It snapped into my head sometime Saturday afternoon, when I passed by an intersection where there were at least ten snipe signs -- those Coroplast and cardboard announcements promising quick weight loss, prosperous home businesses, cheap mortgages, cheap health insurance, cheap fill dirt and so on.
I think I've got an answer that will end blight from snipe signs and bandit signs once and for all.
The concept is actually quite simple. A municipality places a bounty on every snipe sign - 25 or 50 cents or so. (Snipe signs cost about $3 to $5 to make, so it's not worth it to make signs for the sole purpose of turning them in.) Pull down some signs, take them to a sign collection center (local code enforcement department, perhaps), and get your bounty.
With a sign bounty, rights-of-way and utility poles would be cleaned up FAST, with what will be the equivalent of dollar bills hanging off utility poles. With the bounty in place, a snipe sign poster will be less likely to post a sign, knowing that it's worth cash to someone who pulls it down. The cost of a sign bounty program would be far less than hiring full-time "sign police" to remove snipe signs.
Who would object to such a plan? Certainly not a Chamber of Commerce or business association -- what interest do they have in promoting multi-level businesses? Herbalife dealers, perhaps. Oh boy. Maybe sign companies, which tend to have louder collective voices in public meetings, but they're peddling a product that is illegal as it is.
Shortcomings? A few, but they're easily resolved
1) Cross-border sign snatching. If Community X offers a sign bounty, and Communities Y and Z next door don't, those seeking bounties will visit those communities, take down snipe signs there, and turn them in at community X. Essentially, Community X is paying to clean up X, Y and Z. This can be solved if a sign bounty program is administered on a regional basis; with the county or counties, cities, towns and the electric utility company contributing towards sign bounty fees.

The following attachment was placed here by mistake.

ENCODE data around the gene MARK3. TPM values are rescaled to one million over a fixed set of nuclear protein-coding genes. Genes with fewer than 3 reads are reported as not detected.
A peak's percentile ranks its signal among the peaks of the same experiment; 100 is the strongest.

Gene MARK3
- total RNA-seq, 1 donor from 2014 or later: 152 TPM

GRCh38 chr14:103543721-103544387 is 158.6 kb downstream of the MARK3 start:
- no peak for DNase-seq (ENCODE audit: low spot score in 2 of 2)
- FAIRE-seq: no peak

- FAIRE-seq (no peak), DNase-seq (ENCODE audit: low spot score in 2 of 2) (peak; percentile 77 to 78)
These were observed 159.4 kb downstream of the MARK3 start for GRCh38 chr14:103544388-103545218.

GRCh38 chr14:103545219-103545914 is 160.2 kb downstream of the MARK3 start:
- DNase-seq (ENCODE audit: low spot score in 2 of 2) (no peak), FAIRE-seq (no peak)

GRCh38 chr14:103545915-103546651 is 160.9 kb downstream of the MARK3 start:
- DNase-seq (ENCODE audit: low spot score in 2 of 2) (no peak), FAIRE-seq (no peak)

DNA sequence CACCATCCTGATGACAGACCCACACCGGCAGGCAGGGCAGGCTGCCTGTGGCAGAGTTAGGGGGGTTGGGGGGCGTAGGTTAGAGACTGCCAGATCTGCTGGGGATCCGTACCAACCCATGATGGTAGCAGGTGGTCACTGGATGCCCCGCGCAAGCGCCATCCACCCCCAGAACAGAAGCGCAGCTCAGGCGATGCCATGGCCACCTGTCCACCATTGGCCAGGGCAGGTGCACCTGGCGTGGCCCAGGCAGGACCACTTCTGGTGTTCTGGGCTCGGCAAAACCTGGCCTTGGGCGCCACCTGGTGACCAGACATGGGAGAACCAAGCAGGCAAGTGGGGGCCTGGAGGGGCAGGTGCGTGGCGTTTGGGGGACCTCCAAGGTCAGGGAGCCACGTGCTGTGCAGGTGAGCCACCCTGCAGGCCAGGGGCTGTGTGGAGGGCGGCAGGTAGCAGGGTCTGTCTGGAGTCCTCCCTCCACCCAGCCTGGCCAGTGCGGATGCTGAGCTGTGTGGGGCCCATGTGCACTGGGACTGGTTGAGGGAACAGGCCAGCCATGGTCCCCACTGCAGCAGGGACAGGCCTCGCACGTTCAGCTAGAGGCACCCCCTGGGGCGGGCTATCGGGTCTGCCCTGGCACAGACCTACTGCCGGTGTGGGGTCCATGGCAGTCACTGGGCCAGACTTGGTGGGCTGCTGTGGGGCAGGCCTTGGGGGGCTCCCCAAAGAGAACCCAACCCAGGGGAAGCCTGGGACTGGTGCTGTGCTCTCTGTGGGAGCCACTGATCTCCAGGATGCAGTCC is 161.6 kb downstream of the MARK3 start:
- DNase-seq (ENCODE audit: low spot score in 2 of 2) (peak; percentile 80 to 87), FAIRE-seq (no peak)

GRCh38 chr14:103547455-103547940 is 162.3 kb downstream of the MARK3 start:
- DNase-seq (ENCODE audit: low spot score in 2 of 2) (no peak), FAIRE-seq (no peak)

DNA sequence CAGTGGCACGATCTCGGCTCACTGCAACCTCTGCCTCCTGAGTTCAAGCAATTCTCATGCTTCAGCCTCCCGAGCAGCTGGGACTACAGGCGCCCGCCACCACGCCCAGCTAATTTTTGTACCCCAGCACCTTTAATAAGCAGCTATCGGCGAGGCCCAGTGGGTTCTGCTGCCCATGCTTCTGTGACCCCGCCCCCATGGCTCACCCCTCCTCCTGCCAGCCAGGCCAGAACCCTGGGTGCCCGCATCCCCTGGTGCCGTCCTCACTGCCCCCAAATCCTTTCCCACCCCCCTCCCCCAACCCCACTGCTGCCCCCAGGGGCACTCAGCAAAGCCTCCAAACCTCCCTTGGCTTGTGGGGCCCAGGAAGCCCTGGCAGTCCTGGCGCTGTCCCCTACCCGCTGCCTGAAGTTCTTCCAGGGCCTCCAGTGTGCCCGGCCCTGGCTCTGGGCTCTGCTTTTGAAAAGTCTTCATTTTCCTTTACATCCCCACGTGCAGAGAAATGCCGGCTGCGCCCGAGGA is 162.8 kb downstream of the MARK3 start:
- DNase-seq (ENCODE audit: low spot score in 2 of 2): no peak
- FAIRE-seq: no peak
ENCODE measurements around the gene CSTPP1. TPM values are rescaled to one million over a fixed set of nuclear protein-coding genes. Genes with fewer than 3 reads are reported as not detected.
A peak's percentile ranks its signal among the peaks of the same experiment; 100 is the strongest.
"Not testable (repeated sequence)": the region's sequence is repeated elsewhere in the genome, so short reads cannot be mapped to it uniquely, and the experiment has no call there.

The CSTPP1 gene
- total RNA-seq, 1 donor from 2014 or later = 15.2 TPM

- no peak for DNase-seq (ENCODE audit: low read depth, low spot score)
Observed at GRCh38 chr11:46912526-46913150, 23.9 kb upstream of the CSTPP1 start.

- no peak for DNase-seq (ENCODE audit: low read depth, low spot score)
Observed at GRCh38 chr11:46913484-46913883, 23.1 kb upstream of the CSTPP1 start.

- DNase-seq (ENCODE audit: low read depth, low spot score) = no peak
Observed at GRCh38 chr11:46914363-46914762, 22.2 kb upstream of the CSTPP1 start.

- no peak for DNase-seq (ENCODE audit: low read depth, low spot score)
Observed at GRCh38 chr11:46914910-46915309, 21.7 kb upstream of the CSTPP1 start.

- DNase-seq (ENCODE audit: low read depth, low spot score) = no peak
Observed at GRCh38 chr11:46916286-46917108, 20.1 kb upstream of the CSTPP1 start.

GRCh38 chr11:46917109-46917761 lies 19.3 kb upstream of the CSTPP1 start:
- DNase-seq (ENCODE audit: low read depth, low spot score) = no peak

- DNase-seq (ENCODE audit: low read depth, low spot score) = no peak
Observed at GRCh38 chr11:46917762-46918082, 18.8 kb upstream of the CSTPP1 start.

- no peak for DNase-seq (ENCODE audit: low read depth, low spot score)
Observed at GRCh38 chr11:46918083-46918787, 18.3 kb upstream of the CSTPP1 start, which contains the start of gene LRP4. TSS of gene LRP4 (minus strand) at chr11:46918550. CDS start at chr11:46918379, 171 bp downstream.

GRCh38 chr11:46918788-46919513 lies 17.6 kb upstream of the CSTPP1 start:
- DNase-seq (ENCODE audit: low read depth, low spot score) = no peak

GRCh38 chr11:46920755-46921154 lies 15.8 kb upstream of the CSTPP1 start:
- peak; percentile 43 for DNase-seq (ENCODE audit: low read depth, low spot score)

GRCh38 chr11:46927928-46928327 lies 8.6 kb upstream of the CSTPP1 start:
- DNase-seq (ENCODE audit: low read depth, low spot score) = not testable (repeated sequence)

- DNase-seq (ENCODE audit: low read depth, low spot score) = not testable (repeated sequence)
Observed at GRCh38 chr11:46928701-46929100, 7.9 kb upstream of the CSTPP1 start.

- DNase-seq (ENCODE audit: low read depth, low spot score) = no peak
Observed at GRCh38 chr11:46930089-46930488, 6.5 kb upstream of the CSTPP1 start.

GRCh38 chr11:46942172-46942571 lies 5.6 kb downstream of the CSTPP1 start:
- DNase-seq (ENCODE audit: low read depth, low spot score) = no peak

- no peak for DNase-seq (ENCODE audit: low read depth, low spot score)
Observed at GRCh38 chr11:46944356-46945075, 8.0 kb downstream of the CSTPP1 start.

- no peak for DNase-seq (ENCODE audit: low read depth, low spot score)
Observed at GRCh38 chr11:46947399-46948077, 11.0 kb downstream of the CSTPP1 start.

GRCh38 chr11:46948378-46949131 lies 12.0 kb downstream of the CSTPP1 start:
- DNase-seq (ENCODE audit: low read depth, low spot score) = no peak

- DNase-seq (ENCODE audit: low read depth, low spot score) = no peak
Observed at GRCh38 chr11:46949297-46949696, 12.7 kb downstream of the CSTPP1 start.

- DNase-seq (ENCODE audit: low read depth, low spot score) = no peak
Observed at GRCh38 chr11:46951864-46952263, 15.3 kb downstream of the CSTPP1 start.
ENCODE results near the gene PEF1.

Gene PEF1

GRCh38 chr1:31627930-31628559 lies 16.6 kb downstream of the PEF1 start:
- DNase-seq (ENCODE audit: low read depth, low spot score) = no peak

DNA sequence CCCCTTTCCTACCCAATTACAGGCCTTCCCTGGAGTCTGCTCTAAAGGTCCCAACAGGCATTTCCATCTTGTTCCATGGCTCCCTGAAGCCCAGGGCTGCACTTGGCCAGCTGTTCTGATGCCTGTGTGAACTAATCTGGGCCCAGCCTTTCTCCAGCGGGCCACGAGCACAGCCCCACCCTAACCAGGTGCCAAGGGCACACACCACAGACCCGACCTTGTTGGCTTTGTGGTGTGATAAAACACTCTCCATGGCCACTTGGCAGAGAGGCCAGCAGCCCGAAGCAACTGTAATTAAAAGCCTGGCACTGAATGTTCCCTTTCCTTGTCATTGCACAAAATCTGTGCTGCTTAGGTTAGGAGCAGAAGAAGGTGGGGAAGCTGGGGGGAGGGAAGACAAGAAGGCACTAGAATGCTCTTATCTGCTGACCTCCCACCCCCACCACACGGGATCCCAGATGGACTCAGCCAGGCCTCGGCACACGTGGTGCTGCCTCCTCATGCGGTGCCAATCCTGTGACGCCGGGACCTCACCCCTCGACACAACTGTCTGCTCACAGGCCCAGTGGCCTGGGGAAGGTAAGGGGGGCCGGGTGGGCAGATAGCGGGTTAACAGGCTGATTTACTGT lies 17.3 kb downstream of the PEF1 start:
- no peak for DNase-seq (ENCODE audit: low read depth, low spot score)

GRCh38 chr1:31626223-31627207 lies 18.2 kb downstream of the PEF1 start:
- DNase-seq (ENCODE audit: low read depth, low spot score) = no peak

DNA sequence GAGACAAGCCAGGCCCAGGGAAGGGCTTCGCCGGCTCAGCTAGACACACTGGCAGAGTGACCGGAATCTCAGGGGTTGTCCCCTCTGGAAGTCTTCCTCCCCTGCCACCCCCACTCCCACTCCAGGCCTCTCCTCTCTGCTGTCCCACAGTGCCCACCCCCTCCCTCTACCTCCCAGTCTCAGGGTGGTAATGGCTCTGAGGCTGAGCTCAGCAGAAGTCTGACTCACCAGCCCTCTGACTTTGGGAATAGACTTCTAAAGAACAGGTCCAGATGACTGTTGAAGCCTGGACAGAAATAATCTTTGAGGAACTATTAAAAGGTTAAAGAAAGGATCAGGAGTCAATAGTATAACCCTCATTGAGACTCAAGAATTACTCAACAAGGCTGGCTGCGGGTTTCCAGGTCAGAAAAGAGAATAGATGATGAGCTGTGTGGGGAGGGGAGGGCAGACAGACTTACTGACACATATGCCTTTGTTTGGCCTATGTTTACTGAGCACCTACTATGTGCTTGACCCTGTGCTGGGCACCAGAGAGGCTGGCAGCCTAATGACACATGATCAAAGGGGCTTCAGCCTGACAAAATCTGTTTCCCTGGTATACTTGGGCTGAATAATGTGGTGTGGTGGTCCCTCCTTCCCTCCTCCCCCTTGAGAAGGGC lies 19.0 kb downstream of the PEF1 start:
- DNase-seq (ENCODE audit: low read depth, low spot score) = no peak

2) What signs have a price? Real estate signs, for instance, are often displayed on weekends only. They're a bit of a nuisance, but they're usually gone on Sunday night. Some communities tolerate them, while others yank them out along with their multi-level friends. The bounty program could exclude snipe signs that are permitted or tolerated (garage sale signs, lost dog signs, or whatever the case may be.)
3) "The Michigan deposit," for lack of a better term. Aggressive sign hunters could visit other cities and counties to find signs to return for the bounty. By limiting the number of signs any person may turn in for a bounty (for instance, only 100 signs at a time), it would be economically unfeasible to visit municipalities a good distance away just to pull their signs and bring 'em back.
(BTW, in my town, I have a zero tolerance police towards "street spam." Real estate signs advertising development located in the town is tolerated in moderation on weekends, and that's it. Usually, snipe signs are pulled immediately after they are spotted, and I do some quick research to find the poster. They get a nastygram (and second offenders go to the Code Enforcement Board!), and the streets stay much cleaner than those of adjacent municipalities. The word is getting out -- don't spam my little town.)